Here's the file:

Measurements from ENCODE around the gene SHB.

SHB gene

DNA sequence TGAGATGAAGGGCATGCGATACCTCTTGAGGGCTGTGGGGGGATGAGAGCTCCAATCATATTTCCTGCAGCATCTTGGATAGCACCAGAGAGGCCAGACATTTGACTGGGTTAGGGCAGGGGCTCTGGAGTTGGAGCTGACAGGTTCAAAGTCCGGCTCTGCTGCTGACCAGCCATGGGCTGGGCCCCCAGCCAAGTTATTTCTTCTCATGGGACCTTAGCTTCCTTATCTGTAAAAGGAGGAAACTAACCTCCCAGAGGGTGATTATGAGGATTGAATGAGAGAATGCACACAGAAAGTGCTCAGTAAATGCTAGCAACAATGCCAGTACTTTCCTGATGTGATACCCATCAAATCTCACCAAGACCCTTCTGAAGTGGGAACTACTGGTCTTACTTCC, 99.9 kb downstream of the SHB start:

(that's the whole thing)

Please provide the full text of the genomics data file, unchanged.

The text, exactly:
Measurements from ENCODE around the gene SHB.

SHB gene

DNA sequence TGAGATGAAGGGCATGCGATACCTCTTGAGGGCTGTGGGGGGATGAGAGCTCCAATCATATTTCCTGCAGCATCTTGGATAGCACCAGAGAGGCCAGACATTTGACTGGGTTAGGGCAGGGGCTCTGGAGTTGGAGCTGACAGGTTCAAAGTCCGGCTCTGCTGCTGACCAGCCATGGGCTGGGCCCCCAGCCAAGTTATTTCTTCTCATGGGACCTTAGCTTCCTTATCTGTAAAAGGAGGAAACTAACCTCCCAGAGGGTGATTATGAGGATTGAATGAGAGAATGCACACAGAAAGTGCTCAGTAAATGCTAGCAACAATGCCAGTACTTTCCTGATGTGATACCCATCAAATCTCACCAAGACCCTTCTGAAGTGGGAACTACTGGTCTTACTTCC, 99.9 kb downstream of the SHB start: